Health experts at the University of Birmingham are launching a pioneering initiative in a bid to combat the burgeoning obesity crisis in the West Midlands.

The Centre for Obesity Research is set to recruit members of the local public to form a group of “Obesity Ambassadors” to help input into and promote key findings from the groundbreaking research undertaken within the university.

“We want to start a conversation,” says Dr Eliot Marston, Translational Research Manager for the Centre. “We want to hear from our regional population about their most pressing needs in terms of weight management and related health issues. What questions do they have? How can we work together to stop this alarming upward trend?

“Equally we want to share the results of the Centre’s cutting edge research into the prevention and treatment of obesity with the people to whom it is most useful, so we can make a real impact on people’s health and wellbeing.”

Obesity is known to significantly increase risk of heart disease, diabetes and a range of cancers, and to decrease life expectancy by up to nine years. The West Midlands is at the forefront of this national epidemic, with 28% of men obese and 48% overweight. Worryingly, only 38% of women are classified as normal weight.

More shockingly, the region’s children are among the fattest in the UK, with 34% of boys and 31% of girls either overweight or obese.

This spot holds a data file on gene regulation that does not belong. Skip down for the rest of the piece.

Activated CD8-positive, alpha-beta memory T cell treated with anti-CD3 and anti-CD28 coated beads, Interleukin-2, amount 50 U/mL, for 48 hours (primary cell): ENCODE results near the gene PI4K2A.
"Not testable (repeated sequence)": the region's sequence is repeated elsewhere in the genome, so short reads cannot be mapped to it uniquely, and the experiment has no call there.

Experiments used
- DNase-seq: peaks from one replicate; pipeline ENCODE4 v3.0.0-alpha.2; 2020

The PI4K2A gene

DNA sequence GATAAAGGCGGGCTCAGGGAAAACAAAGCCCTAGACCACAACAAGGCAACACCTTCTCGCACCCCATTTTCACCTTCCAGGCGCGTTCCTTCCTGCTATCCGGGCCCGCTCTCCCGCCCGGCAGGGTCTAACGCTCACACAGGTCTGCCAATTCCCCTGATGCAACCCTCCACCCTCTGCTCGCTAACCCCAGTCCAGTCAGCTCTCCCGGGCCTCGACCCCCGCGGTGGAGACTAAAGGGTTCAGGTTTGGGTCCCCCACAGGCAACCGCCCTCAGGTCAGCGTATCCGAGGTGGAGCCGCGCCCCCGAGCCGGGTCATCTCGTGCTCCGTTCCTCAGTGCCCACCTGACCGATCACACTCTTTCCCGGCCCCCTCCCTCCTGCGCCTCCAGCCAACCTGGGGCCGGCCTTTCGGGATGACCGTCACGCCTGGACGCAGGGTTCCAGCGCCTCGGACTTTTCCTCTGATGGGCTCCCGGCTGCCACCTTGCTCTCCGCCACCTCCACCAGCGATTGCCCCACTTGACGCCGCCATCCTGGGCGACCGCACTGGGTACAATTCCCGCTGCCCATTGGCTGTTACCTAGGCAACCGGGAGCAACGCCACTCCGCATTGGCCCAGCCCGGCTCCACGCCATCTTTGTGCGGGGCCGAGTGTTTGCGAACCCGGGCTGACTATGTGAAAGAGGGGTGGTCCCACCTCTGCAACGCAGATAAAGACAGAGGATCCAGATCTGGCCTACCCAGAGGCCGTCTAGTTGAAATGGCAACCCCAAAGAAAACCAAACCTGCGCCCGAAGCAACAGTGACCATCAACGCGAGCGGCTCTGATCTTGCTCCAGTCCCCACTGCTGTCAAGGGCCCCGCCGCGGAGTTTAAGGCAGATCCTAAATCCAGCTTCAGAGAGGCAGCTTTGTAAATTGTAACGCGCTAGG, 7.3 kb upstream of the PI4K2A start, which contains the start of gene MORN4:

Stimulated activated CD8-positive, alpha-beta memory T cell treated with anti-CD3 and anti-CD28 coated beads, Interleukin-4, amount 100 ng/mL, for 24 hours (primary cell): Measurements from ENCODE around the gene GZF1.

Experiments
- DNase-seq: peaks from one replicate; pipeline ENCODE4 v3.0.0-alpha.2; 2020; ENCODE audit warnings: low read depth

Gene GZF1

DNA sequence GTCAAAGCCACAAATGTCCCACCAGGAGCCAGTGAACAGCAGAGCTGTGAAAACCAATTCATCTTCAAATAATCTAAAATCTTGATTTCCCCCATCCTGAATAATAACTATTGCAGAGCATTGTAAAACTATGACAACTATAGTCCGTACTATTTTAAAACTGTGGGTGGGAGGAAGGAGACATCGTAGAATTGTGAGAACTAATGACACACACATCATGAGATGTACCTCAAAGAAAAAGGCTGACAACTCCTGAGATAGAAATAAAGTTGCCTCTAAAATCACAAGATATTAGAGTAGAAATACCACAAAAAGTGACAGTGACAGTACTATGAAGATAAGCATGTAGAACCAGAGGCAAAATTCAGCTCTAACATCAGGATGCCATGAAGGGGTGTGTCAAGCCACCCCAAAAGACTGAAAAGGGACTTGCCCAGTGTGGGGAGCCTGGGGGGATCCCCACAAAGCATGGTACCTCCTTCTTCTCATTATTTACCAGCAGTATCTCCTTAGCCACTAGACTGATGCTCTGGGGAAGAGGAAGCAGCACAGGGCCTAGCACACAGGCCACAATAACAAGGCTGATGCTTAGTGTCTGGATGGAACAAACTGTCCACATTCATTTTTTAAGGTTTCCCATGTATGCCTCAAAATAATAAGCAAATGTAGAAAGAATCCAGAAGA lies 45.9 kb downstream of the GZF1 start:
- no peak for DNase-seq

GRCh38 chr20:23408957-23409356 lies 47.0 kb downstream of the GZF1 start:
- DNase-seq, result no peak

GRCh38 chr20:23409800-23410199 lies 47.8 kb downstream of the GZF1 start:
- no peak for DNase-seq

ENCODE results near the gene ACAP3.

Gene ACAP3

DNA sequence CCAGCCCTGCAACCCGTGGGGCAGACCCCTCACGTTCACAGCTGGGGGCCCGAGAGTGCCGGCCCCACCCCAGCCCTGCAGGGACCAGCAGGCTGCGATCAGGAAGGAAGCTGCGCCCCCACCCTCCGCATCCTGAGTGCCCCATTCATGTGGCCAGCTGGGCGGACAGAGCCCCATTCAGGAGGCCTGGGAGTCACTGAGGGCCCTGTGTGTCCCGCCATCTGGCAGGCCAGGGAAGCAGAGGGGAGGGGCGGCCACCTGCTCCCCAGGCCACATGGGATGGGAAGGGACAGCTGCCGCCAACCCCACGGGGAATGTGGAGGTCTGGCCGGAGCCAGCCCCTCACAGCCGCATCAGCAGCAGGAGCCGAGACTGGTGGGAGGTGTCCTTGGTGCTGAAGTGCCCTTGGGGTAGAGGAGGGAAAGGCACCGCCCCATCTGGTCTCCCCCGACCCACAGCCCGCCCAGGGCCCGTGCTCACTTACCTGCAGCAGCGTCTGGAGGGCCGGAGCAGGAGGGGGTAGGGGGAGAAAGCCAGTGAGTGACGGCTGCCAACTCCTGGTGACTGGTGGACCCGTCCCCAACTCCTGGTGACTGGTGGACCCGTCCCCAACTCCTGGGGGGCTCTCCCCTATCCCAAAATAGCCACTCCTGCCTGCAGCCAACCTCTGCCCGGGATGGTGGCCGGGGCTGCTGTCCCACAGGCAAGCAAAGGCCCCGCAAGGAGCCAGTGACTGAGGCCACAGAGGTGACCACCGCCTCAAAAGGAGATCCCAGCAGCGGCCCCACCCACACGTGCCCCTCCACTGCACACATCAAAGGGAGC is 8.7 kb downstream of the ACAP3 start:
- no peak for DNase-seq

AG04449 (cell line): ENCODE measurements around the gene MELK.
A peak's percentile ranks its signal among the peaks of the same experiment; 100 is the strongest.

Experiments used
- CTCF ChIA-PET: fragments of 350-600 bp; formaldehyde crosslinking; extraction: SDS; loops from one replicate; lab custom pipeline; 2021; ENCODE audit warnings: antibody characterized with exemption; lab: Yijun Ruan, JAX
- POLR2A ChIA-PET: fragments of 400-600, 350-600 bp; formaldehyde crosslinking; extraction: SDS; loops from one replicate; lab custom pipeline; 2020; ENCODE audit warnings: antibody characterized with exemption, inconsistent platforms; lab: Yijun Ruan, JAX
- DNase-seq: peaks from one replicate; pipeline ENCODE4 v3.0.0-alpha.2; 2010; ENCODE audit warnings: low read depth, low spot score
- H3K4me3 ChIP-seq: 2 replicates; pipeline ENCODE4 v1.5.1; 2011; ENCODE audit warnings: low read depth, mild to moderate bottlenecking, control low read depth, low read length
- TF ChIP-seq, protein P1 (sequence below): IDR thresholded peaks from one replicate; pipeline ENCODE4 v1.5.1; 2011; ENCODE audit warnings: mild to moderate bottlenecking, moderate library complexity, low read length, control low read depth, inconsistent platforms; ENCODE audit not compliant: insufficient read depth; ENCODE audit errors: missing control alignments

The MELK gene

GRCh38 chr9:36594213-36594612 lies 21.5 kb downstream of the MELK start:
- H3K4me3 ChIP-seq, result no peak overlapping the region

Dr Marston is looking to recruit six Obesity Ambassadors – both adults and children – as part of an ambitious public engagement project driven by the Centre. Ambassadors will spend time with researchers at the university, go out to visit schools and other groups, as well as getting involved with online activities such as blogging and presenting webcasts.

One important point is that it is not necessary that the ambassadors themselves are obese.

Dr Marston explains: “What we want most is passion. Our ambassadors will be taking exciting research pioneered at the University out into the local community. We need people that care about the health of the region, and the nation, who want to help tackle the health impacts of being overweight.

“We want our research to make a real difference, to impact on people’s lives.”

Ambassadors must live in the West Midlands, be happy to visit the University every few weeks (travel expenses will be paid) and be great communicators with a real enthusiasm for the subject. Most importantly, they should be keen to help shape research that is of growing importance to everyone in Britain.

The application process is now open, with a deadline of 21st August, and further details can be found here.


Notes to Editors

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Further Media Information

Dr Eliot Marston is available for interview. Please contact Anna Mitchell on 0121 414 6029 /07920 593946.